It’s Computer Science Education week!
Computer Generated Imagery (CGI) has come a long way since it first appeared on cinema screens, almost 40 years ago.
It was sci-fi films like Looker (1981), the original Tron (1982) and Star Trek 2: The Wrath of Khan (1984) that first demonstrated the capabilities and potential for GCI to transform filmmaking and on-screen storytelling.
Fast forward to 2018 and computing is now the backbone of Hollywood. Everything from simple CG smoke effects through to catastrophic explosions and black holes all rely on computers – and lines of code.
Alex Gouvatsos is part of DNEG’s research and development team. Through his experience and work at DNEG, he appreciates just how important computer science and coding are to the future of the movie industry.
His interest in coding grew out of a passion for video games and experiments with the code used in the early Windows chat tool mIRC. This app gave anyone the ability to see and modify the code to alter how the app behaved. From this modest start, Alex went on to complete a degree in Artificial Intelligence and then a doctorate in 3D storyboarding, which today is more commonly known as virtual production.
Most recently, however, Alex has used his expertise to inspire more women to learn coding, through voluntary work with the social enterprise group Code First: Girls. This multi-award winning initiative is designed to support women to develop technical IT skills, create a community of like-minded women and work with businesses to find roles where they can apply their new skills.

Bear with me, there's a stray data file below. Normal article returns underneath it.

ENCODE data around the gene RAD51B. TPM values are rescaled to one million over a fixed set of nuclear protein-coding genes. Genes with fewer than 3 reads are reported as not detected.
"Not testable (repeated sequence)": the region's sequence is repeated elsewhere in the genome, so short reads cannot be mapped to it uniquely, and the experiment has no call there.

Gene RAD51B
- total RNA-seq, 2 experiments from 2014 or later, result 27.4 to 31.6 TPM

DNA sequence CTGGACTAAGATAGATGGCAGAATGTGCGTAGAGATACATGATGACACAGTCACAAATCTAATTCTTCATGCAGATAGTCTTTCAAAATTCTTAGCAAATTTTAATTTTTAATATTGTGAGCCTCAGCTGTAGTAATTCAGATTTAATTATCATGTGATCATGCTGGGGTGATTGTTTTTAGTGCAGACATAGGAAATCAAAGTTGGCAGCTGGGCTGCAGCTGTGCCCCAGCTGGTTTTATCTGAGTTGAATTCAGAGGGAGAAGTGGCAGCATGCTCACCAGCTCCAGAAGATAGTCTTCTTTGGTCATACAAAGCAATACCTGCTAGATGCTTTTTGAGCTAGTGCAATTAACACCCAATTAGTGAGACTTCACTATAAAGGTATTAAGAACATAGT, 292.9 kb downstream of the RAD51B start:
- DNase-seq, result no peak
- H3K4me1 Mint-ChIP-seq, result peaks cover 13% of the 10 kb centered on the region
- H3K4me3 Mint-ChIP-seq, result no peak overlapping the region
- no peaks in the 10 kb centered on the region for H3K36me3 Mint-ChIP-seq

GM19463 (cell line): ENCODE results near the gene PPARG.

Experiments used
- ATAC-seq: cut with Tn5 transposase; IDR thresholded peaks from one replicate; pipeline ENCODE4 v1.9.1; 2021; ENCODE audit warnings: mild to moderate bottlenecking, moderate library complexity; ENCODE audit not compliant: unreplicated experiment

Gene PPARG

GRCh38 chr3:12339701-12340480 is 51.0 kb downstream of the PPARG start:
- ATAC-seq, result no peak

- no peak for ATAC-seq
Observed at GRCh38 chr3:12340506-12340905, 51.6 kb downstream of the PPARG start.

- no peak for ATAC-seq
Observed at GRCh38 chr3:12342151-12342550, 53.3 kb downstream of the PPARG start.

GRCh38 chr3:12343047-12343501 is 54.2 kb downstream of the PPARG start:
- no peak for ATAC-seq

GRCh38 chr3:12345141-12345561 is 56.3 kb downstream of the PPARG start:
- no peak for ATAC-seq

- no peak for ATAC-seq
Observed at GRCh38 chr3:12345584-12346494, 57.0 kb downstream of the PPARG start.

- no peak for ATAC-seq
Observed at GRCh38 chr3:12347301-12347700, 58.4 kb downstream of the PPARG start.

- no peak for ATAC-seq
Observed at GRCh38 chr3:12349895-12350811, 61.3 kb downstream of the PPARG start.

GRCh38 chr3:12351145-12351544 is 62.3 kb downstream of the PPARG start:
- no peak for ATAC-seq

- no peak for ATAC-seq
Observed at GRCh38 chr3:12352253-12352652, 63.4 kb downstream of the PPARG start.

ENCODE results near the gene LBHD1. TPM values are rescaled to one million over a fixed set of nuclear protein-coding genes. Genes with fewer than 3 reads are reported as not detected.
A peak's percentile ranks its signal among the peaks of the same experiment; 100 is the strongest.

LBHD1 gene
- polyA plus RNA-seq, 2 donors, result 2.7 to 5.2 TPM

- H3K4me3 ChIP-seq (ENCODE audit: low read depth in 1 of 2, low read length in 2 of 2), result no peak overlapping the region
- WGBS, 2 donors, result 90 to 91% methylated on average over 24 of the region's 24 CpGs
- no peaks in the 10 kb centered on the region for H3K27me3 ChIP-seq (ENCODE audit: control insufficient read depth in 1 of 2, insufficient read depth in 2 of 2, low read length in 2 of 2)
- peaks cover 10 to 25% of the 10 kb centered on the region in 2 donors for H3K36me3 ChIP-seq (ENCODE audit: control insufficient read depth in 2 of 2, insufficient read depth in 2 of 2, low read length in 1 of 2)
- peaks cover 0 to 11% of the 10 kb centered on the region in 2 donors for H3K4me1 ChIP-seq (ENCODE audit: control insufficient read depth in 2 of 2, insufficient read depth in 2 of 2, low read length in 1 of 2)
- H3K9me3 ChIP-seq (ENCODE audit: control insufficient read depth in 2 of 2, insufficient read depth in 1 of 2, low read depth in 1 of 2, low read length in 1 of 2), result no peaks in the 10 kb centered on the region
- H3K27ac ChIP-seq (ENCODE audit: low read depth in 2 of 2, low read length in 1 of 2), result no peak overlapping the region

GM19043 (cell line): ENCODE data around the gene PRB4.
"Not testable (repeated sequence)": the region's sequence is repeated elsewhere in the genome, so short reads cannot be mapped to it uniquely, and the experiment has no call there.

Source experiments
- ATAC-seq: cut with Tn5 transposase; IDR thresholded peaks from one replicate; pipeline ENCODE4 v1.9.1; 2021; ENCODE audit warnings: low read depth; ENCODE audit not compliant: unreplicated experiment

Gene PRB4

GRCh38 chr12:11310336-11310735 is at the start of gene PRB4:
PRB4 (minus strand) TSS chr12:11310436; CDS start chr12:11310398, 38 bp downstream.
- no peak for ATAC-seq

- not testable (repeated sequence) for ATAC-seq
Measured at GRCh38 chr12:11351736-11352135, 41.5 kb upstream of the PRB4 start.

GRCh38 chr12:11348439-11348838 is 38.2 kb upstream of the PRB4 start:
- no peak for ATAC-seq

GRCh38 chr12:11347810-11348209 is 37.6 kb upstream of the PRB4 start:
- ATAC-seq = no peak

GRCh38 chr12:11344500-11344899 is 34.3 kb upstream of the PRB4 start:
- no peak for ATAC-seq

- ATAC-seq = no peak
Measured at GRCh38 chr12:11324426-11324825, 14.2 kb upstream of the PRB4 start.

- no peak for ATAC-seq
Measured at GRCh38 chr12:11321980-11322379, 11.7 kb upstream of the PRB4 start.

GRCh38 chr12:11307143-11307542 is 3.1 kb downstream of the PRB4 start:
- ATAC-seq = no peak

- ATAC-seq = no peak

DNEG’s Alex Gouvatsos’ Top 5 Tips For learning code
As part of Computer Science Education week, we asked Alex (pictured right) to share his top five tips for anyone wanting to learn how to code. Here’s his advice:
1. Decide which language you want to learn
2. Identify your learning preference
Decide how you want to learn: do you need a teacher, structured lessons or can you self-learn from videos? Fortunately there are lots of free online resources for anyone wanting to learn a code. See the links below to get you started.
3. Work on a project that you find interesting
Working on a project gives you a chance to apply what you’ve learnt and the motivation to keep learning. It was Alex’s desire to improve the functions of the mIRC app, something he used everyday, that led him to learn scripting. For anyone wanting to learn HMTL or CSS, Alex suggests creating and developing a personal website as a great way to start.
4. Don’t be shy about your work – Practice, practice, practice
Just like any new language, you need to practice and keep ‘speaking’ it. If you’re shy and don’t use your new skills you’re just not going to improve. This is where working on projects can really help.
5. Contribute to Open Source projects
Once you’re feeling confident about your coding, you may want to contribute to an Open Source project, or find an Open Source project that interests you and learn by reading and debugging other’s code. Alex published a lot of his own code as Open Source, but advises that this may not be right for everyone.
Links to help get your learning:
Computer Science Education Week – Discover more about this global initiative and see events where you are.
Code Academy – Free online coding lessons covering a range of programming languages. Available anytime. Free registration required
Coursera – Structured and more formal online lectures covering a wide range of computer science topics. Enrolment required.
GitHub Social Coding – When you’re feeling confident, join the OpenSource software community and contribute to a a project of interest.
Academy of Motion Picture Arts and Sciences Software Foundation – Read this article to learn more about the recent initiative from the Academy to shape use of OpenSource software in the movie industry.